We didn’t spend too long fidgeting with the interior accessories because the drive is what this car is all about. Fitted with a 2.0-litre turbocharged four-cylinder mill mated with a six-speed manual, this version of the Megane is ready to rock with 225 hp and 300 Nm of torque. For those keeping score, that’s 25 more horses and a gazillion more torque than a Honda Civic Type-R. The grunty engine is still surprisingly refined given it’s from a continent that gave us Peugeot’s rattling fours and Audi’s clattering FSI powerplants. We never did realise we were playing with a turbo, as we could not feel any turbo lag or the kick when boost came on, since the characteristic whoosh of a turbo is all but eliminated here. The shifter and clutch combination is also one of the best we’ve come across in a sports car–easy on the arm and gentle on the foot, which is definitely not the norm with these types of cars, such as the truck-like gearbox in the Mini Cooper S and the Peugeot 206 RC. The motor, while energetic under full throttle, is not annoyingly noisy at highway speeds while cruising in fifth gear, and the sixth gear almost seems useless. We clicked off some fast 0-100 kph times of around 6.5 seconds with the Megane, though we surely could’ve done better if we had more time to practice managing the front wheelspin. Ample passing power is available even in fourth gear, so downshifting excessively during overtaking isn’t needed. The car theoretically tops out at 236 kph, which we definitely did not try to verify. Fuel economy is about the same as that of a small V6, but then again, you do get the power of a small V6.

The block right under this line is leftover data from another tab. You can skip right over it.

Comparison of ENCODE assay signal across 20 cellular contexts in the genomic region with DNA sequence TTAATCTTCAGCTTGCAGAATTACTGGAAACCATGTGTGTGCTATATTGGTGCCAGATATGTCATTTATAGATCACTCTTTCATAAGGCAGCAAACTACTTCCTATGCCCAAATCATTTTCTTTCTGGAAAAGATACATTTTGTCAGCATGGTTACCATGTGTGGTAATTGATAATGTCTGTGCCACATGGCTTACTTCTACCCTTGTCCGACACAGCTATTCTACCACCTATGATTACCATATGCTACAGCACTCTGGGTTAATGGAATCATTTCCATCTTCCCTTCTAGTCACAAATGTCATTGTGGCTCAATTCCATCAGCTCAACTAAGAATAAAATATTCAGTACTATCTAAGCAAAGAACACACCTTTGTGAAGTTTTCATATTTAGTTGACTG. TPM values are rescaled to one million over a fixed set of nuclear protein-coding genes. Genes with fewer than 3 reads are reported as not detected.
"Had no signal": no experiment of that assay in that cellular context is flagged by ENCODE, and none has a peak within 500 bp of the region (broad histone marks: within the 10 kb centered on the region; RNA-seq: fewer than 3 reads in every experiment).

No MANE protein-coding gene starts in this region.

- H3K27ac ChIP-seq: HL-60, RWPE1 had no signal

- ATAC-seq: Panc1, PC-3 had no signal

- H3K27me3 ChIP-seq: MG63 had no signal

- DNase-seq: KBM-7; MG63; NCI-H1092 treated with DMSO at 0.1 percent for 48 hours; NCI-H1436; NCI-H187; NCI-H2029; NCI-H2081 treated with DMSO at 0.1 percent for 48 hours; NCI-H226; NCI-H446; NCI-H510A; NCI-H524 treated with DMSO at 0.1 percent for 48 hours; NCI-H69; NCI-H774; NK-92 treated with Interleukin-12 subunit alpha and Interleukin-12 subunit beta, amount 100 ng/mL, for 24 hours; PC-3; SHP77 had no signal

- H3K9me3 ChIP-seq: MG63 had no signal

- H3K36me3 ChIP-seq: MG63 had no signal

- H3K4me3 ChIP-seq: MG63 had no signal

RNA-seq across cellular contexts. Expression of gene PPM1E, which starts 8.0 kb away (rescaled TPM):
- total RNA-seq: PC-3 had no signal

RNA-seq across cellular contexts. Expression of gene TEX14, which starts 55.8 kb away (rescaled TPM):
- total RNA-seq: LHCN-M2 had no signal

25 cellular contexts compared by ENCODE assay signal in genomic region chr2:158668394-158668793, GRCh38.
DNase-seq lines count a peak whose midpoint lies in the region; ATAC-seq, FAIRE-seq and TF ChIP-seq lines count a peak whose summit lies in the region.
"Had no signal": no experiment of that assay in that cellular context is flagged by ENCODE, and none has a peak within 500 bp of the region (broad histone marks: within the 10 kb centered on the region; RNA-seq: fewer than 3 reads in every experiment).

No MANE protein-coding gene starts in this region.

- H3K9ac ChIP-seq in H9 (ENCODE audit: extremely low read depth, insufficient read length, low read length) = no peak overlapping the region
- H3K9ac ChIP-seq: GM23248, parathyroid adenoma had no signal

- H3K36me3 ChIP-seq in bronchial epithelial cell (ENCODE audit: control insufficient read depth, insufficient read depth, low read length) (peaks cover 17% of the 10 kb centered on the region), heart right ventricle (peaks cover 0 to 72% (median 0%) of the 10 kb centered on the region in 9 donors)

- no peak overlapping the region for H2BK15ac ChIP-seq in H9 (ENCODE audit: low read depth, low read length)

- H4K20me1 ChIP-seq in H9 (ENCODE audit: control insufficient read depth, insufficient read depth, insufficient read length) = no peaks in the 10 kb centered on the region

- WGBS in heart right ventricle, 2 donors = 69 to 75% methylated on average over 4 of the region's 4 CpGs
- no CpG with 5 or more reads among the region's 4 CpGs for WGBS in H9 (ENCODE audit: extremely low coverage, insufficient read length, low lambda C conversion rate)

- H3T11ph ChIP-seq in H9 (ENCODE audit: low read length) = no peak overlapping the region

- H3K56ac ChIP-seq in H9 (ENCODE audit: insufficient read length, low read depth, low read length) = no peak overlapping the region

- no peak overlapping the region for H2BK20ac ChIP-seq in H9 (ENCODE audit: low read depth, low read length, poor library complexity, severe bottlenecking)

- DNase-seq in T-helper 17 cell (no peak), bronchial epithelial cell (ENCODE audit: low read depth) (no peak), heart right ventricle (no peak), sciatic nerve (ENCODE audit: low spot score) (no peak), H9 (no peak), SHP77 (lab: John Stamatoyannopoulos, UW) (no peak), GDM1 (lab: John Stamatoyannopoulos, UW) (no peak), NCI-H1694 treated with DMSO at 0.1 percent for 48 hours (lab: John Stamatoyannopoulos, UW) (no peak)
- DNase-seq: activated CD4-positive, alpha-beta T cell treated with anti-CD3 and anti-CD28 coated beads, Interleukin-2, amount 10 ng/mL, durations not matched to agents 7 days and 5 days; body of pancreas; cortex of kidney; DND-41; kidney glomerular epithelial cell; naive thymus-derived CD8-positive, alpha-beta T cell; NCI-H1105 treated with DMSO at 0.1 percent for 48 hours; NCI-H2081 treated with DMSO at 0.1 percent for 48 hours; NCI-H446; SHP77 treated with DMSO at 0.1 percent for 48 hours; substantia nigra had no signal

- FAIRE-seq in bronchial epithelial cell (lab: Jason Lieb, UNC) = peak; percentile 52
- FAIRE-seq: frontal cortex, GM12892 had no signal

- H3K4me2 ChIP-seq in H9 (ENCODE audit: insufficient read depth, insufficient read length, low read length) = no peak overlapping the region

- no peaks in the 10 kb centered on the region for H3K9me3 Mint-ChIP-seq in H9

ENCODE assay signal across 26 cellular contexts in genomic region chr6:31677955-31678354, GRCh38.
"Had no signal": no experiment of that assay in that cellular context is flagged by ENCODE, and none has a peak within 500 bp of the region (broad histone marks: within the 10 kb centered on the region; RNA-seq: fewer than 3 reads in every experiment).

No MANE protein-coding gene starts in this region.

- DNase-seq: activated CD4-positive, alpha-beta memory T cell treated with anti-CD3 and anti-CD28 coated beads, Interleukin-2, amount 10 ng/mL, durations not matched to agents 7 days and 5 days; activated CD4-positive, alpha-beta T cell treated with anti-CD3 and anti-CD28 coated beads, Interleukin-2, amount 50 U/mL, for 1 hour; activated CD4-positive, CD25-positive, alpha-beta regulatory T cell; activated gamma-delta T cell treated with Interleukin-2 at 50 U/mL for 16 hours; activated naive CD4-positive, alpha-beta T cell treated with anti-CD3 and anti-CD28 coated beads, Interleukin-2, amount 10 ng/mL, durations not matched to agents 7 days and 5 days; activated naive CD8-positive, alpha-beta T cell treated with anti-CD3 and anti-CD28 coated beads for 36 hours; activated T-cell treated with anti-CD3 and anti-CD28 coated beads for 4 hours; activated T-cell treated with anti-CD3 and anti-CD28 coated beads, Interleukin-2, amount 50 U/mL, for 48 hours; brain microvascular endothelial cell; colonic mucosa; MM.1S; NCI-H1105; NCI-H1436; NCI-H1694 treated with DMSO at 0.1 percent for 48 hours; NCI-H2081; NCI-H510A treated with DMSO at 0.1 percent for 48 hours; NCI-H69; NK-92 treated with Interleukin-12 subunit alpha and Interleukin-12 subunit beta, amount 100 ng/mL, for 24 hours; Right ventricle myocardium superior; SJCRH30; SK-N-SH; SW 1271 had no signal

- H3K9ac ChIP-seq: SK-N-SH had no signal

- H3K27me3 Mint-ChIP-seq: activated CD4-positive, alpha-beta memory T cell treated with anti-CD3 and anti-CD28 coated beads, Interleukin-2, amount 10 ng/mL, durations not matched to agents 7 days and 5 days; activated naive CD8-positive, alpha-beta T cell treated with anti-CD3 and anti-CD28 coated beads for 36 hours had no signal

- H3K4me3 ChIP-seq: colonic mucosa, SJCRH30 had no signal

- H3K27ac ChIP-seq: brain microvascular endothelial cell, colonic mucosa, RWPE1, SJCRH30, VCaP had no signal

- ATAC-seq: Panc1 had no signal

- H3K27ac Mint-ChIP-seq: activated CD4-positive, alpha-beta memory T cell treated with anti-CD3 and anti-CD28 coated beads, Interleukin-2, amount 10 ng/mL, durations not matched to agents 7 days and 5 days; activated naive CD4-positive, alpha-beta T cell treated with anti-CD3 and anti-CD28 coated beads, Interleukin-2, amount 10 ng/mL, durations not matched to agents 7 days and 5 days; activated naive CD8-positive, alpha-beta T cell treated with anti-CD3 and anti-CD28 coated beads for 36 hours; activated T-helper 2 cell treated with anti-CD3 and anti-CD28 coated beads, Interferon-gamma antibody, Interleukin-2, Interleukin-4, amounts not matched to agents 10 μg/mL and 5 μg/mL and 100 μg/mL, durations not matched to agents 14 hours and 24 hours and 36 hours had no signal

Cornering grip is better than good, but we expected that when we saw the low ground clearance and the beefy 225/40 rubbers wrapping the 18-inch alloys. The car corners harder than most people will ever have the guts to try out, but when push comes to shove, the front-wheel-drive chassis understeers aggressively at the limit, and it is very difficult to induce oversteer either by left-foot braking using the tiny pedals or by pulling the weak handbrake. It does corner very flatly, and even though a Mini Cooper S can outmanoeuvre it any day of the week, the Megane is a bigger car that can actually fit more than two people comfortably. Complaining about the Megane Sport’s handling is like complaining that an F-15 fighter jet cannot go into space. The suspension is also almost as compliant as that of a typical luxury sports sedan, and the ride much more comfortable than that in a Peugeot 206 RC. High speed stability is excellent, and we did 160 kph runs without any issues. The car also offers fairly quiet cruising at speeds up to 100 kph, and the steering is nicely weighted but still easy to wind around during parking.

The Brembo brakes are immensely powerful, but they have a grabby feel thanks partially to a light brake pedal. Slight applications may result in jerky stops in traffic. But then again, a typical owner might get used to this over a month’s time and learn to compensate. ABS, stability control and brake assist are all standard equipment.

The Sport Megane is an intensely fun automobile that can actually be used every day to go to work or even to go on long drives with friends. It combines practicality with sportiness without compromising on comfort. It is also priced similar to much slower cars like the BMW 120i and the Audi A3 2.0, both of which offer nothing extra in terms of luxury over the Megane, so it is easy to decide which car to go for. A big thumbs-up to the French for this one.

What do you think?


Browse archives

Share This